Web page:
WASHINGTON — The U.S. Trade Representative’s office on Friday rejected an unfair trade practices case against alleged workers’ rights abuses in China filed by the AFL-CIO and two lawmakers.

“A Section 301 investigation [for which the petitioners filed] will neither shed more light on this problem nor lead to a more effective approach for addressing Chinese workers’ rights and labor conditions,” a USTR spokesman said in a statement.

The spokesman acknowledged there is “much room for improvement” in the area of China’s labor laws and noted the U.S. would continue to apply pressure to improve labor rights and working conditions. He said China has made progress, citing rising wage rates and “enhanced labor inspections as a result of U.S. engagement.”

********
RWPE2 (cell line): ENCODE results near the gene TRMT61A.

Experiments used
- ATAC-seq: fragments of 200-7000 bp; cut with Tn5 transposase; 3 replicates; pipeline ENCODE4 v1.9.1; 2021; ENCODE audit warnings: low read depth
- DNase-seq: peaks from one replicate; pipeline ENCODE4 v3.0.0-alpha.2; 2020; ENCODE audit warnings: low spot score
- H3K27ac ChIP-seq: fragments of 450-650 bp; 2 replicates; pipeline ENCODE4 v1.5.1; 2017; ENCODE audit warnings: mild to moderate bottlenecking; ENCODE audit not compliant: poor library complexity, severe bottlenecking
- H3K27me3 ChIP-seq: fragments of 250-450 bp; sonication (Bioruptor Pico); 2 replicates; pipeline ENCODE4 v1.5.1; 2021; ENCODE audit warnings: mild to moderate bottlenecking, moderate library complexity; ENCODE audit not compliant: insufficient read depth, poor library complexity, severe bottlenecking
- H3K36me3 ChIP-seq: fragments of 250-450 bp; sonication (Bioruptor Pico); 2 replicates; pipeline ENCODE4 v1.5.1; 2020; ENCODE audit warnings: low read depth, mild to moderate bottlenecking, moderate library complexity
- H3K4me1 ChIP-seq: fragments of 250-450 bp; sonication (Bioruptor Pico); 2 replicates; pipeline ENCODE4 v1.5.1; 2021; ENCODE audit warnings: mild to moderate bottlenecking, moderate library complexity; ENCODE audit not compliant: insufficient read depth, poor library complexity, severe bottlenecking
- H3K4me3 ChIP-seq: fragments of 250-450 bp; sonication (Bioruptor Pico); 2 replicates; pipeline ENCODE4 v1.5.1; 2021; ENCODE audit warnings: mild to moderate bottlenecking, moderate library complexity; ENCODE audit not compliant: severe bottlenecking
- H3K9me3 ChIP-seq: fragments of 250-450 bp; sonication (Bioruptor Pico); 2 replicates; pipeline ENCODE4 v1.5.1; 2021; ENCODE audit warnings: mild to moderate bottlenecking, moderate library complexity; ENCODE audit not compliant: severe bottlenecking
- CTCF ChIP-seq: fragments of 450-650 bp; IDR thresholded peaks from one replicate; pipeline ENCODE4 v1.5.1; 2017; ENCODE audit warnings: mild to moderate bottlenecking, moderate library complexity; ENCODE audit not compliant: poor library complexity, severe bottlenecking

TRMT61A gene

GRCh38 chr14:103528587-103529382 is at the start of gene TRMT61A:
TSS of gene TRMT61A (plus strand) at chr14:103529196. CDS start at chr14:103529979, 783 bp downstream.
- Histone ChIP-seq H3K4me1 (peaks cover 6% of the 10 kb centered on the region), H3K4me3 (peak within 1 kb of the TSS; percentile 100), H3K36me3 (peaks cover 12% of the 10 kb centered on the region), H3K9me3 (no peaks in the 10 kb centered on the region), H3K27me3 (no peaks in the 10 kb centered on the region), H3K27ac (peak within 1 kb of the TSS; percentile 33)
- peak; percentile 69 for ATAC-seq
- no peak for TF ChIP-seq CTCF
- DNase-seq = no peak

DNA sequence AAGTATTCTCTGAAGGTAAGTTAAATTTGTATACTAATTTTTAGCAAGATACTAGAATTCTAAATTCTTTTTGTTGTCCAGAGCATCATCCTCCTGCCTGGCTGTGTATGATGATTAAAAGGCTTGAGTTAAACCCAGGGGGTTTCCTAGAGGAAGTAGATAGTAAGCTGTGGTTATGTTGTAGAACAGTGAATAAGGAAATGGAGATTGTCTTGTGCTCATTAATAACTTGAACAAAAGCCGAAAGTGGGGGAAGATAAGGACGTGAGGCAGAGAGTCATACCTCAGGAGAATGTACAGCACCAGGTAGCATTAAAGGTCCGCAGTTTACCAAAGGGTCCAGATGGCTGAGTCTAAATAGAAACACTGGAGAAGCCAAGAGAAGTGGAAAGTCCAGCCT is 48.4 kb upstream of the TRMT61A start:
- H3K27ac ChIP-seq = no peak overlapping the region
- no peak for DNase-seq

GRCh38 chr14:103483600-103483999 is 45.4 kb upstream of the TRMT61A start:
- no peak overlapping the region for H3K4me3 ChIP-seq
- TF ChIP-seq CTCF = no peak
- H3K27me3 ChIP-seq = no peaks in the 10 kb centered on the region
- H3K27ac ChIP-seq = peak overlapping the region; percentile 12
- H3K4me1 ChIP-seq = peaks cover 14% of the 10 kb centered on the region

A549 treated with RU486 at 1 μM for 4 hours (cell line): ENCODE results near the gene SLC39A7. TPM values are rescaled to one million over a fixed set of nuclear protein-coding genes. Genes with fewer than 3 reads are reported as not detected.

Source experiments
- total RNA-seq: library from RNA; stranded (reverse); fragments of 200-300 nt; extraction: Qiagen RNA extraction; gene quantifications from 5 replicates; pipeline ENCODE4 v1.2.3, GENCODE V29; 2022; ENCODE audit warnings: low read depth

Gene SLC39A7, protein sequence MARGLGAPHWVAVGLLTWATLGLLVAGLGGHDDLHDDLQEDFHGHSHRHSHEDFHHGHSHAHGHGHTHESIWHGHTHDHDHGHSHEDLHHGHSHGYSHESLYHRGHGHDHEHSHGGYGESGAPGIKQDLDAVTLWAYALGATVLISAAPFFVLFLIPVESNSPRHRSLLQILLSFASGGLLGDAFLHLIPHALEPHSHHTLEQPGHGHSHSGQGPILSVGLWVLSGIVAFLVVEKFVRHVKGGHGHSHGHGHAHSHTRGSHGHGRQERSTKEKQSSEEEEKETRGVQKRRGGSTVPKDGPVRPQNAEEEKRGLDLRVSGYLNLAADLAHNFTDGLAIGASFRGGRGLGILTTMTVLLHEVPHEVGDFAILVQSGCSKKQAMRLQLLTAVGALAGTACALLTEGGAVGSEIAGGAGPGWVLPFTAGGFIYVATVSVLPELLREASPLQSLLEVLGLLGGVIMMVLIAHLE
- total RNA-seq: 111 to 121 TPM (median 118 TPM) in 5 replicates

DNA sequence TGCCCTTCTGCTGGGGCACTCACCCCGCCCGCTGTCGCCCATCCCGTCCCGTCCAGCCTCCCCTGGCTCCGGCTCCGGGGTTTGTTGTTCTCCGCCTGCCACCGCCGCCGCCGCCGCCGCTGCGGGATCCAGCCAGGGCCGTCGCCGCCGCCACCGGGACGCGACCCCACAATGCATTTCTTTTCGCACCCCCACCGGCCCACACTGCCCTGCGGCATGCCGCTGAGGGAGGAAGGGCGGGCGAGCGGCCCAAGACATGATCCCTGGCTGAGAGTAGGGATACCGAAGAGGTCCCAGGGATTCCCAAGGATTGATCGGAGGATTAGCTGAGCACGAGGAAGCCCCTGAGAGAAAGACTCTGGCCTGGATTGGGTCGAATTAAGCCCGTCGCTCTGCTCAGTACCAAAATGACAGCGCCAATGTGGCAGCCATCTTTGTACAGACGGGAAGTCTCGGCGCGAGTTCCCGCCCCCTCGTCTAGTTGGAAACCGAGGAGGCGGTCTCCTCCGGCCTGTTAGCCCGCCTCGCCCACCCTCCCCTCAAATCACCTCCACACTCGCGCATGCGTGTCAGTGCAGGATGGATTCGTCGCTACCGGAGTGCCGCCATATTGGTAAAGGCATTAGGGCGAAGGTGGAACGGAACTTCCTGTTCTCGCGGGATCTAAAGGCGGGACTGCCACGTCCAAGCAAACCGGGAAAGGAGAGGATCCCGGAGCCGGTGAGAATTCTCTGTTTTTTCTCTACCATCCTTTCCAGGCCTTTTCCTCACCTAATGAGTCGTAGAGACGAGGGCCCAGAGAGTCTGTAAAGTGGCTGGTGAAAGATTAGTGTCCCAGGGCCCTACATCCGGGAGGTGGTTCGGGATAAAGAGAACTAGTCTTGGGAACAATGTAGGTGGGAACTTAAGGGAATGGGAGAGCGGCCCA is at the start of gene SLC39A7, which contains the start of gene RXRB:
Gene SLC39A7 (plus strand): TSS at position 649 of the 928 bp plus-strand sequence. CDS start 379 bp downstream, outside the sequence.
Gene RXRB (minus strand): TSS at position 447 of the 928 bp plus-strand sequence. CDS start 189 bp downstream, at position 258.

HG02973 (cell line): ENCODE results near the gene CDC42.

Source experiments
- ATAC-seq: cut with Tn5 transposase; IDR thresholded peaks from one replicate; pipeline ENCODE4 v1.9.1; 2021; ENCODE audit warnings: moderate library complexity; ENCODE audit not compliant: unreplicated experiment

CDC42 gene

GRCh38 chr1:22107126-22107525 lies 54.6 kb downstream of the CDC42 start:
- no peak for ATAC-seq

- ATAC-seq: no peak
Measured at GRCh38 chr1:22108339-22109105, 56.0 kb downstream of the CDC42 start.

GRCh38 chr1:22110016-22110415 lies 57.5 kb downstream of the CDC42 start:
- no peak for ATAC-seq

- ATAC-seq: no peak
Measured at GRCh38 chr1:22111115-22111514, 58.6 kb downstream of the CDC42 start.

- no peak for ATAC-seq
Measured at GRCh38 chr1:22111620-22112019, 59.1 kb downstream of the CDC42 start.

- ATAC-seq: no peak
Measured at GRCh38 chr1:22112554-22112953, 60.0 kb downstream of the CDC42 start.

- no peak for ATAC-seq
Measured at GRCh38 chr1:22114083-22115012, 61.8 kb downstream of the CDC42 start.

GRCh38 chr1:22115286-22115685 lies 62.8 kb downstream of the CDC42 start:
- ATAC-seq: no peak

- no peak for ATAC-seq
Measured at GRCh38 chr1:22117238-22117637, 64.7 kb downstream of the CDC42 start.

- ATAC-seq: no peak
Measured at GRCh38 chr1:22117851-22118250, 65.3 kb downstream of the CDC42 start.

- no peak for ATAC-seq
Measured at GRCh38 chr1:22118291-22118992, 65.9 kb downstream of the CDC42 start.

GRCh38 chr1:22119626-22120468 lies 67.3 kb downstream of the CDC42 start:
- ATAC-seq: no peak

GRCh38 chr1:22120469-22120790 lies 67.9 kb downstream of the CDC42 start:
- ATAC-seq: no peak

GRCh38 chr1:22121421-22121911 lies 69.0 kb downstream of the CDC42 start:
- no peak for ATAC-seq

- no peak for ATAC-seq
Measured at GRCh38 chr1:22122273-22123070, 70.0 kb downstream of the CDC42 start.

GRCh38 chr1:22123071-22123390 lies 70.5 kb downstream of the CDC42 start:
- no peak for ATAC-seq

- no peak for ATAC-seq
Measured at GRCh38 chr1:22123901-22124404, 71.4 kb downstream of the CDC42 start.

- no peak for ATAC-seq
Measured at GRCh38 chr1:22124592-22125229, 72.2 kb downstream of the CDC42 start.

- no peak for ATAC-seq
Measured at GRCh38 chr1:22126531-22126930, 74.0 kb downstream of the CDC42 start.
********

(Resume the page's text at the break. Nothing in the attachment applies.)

The AFL-CIO, along with Reps. Benjamin Cardin (D., Md.) and Christopher Smith (R., N.J.) filed the petition last month under the Trade Act of 1974, alleging that China represses workers’ rights, which drives down wages and lowers the price of exports. The petition called on the administration to impose trade sanctions on China that would decrease with improvements in labor standards.

This story first appeared in the July 24, 2006 issue of WWD. Subscribe Today.

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